Monday, January 06, 2014

Delhi's water for free

The new Delhi government, keeping its poll promise has announced 20KL of free water a month to each household with a metered connection. Use a litre more than this, and you'll be charged for the entire amount of water consumed. i.e. 20001 litres. This scheme is likely to be a disaster. And one needn't wait long to see the effects.

The scheme heavily penalizes usage beyond the 20KL. So there is a huge incentive to 'officially' use just below 20KL every month.

What could happen is:
  • Spurt in (requests for) metered connections.
  • Large scale tampering of meters.
  • Households monitoring their water consumption closely, and stopping each month and just below 20KL. They would then depend on alternative sources for their remaining consumption. This could be water tankers, or bore-wells (don't know if they exist in Delhi).
  • Connections which currently use well below 20KL per month, could start selling their surplus free water in the black market.
  • Large number of complaints about faulty meters.
  • Increased number of outages and disruptions in water supply. Delays in fixing them.
It would be interesting to see the distribution of water consumption across connections before and after this scheme. While before could most likely be a normal curve, the distribution with this scheme would likely peak just below 20KL with it falling sharply to 0 on either side. It would pick up again at values > 30KL.

PS: Just had a look at my water bill. It must be a really large household to reach even close to 20KL per month.

Saturday, November 16, 2013

Of Gods and Men

The requirements for the genesis of a religion
  • Blind adoring fans. E
  • Drastic fall in intelligence levels when talking about object of worship. E
  • Animosity towards anyone who disagrees or criticizes. Ad Hominem attacks. E
  • The feeling that everyone else shares the same devotion.
  • Seeing meaningless patterns and co-incidences in words and numbers related to the 'diety'. E
  • The need to prove that he / she is superior in all respects. Quoting numerous and twisted statistics / tales to do so. E
  • Trying to outdo each other in proving allegiance. Often going over the top to do so. Bending rules in the process. E
  • Ascribing miracles to idol <pending>

Perhaps in a few years, we'll hear of a little girl miraculously cured of blindness, after sleeping with a Sachin poster on her wall. And then we'll have all the ingredients.

Sunday, October 13, 2013

My Tennis priorities

  1. Watch Roger Federer play
  2. Play Tennis
  3. Watch Maria Sharapova. Preferably off-court. At one of those photo-shoots.
  4. Watch one of the other top players in action - Djokovic, Nadal, Venus,...
  5. Catch up on some doubles
  6. Everything else

Tuesday, May 21, 2013

Mentee or Mentoree?

In the epics of Homer from Greek mythology, Odysseus was away from home for 20 years. Before leaving he left his infant son, Telemachus, under the guardianship of his friend, Mentor. Yes, Mentor was his name.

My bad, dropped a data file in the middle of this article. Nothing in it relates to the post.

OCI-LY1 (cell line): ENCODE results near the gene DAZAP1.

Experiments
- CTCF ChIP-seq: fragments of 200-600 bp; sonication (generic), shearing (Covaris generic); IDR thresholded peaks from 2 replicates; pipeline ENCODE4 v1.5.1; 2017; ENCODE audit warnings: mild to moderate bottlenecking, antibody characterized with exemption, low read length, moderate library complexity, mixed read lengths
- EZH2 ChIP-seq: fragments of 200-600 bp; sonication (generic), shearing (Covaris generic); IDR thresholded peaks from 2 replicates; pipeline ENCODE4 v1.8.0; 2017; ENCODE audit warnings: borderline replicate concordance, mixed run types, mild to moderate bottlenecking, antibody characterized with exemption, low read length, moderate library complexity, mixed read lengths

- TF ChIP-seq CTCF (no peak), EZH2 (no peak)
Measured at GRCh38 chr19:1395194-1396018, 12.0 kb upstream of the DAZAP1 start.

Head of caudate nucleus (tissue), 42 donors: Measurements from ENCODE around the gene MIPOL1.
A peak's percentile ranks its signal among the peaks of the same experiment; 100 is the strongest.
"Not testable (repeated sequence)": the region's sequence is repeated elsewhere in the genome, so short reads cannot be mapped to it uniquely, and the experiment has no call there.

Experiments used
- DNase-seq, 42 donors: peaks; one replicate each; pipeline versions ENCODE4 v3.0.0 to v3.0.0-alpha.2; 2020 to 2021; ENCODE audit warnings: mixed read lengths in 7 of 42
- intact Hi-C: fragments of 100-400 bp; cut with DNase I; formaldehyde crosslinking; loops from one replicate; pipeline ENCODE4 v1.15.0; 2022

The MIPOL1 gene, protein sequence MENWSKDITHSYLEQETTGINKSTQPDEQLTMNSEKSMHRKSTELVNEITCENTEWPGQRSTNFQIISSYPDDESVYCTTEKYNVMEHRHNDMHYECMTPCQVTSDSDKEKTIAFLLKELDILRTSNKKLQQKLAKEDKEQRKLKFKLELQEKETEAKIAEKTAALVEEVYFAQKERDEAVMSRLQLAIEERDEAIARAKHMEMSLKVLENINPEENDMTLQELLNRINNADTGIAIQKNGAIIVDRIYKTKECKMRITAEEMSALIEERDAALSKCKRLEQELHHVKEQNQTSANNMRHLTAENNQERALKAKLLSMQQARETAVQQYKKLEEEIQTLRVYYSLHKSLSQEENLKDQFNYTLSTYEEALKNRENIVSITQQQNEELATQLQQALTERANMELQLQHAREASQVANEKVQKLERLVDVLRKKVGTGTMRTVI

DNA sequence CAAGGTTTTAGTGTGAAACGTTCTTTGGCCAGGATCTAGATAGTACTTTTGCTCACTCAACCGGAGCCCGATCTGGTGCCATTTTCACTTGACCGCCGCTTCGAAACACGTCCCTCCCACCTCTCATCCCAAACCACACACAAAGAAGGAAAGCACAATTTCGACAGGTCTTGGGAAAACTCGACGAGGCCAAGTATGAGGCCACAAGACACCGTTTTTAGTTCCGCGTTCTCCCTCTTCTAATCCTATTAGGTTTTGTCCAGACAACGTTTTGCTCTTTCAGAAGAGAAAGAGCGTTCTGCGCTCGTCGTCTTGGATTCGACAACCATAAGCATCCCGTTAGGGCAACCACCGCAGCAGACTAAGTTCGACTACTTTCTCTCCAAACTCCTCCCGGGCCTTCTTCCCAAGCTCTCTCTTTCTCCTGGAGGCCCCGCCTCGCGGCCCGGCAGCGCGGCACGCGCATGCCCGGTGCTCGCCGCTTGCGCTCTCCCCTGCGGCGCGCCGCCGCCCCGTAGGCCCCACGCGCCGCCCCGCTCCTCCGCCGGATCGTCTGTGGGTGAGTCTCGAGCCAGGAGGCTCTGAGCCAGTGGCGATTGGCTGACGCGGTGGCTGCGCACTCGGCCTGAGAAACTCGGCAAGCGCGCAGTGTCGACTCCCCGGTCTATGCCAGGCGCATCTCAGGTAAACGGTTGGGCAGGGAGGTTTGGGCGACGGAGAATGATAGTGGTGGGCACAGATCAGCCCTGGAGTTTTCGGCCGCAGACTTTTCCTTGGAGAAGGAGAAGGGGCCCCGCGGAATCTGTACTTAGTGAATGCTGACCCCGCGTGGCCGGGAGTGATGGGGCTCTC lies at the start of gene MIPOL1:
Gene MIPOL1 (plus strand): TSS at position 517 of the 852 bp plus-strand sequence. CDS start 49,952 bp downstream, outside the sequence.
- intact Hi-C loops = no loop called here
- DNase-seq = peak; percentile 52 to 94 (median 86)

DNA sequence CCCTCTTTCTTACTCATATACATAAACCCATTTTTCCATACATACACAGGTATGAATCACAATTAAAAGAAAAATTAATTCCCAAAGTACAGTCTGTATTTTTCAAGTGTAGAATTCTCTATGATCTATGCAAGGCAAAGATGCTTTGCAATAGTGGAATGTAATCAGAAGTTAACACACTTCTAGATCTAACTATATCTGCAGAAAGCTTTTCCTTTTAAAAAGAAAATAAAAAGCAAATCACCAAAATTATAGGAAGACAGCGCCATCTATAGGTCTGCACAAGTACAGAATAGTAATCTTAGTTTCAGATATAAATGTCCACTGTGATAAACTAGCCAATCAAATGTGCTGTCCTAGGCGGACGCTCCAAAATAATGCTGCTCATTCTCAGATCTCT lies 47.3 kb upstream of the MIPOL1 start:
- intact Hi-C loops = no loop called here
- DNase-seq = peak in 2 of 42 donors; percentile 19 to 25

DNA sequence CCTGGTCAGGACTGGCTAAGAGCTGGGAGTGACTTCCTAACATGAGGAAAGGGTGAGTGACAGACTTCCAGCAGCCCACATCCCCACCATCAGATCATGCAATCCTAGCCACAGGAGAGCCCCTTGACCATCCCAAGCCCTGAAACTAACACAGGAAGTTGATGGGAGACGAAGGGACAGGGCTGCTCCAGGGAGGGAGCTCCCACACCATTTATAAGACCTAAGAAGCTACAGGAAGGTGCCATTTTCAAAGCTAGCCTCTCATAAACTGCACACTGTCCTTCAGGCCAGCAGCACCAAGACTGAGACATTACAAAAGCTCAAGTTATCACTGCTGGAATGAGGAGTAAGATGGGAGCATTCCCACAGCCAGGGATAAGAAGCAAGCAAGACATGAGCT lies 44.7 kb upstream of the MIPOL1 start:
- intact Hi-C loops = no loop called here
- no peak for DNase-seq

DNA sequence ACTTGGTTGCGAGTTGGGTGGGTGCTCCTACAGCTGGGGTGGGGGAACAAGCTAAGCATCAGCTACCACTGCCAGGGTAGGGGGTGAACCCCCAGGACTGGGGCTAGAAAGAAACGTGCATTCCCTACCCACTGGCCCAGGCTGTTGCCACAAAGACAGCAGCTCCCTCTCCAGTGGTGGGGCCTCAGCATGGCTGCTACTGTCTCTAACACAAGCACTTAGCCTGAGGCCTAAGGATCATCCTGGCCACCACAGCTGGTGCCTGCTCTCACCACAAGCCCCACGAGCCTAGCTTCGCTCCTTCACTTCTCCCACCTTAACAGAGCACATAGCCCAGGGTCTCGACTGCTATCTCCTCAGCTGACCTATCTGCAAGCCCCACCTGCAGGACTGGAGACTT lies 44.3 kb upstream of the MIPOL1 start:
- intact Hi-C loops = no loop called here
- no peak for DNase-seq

Now Athene, the Greek goddess of wisdom, and Odysseus were part of a mutual admiration club. During his absence, she got into the body of Mentor, and taught, guided, advised, mentored, & counselled Telemachus.  A few 100 years ago, the term ‘mentor’ was 1st used to refer to a guide or counsellor.

Some time later, maybe a century, the word was ‘verbed’ (in Calvinspeak) or verbalized. In the (v.) form it came to mean ‘guide’ or ‘counsel’.

Now comes all the other dis-figurations of the name of Odysseus’ friend. If a guide is called a mentor, what do you call the person being guided?

The term mentee seems to have entered some dictionaries. It seems to have come out of the erroneous assumption that ‘mentor’ is a noun form of the word ‘ment’. So you have the verb employ, giving rise to the nouns employer & employee, referring to one who employs & one who is employed respectively. Similarly ‘ment’ gives mentor & mentee.

But what if the root verb is not ment, but mentor? Would the person who is being acted upon then be called a ‘mentoree’? Thankfully that word doesn't seem to have entered the dictionaries. Yet.

And then later maybe the person ‘mentor’ing would be called a mentorer? Have sometimes seen people get confused when the noun and verb are spelled the same. As in sponsor. Have heard the word ‘sponsorer’ used a few times.  Am curious now – what would they call the person being sponsored? Sponsee? Sponsoree?

Coming back to mentor & ___. Why not just use existing words? You could have disciple or student. Either is better than mentee (Brings connotations of someone on the mend after a stint in prison).

I’d prefer protégé (Add an e for the feminine form). 

Monday, May 21, 2012

On Chelsea scaling their Everest - Ramblings

  • My 1st memory of a penalty shoot-out is the 82 semi between W Germany & France. Sort of remember being impressed by the German precision in slotting into the far extremes of the net. Can't recall the Germans ever losing out on a penalty. On the other hand, have seen many English players doing a Ramos, including Terry & Beckham. So didn't think Chelsea stood a chance at the end. Was amazed to see Cech guess the correct direction every time. The Lineker axiom stands disproved.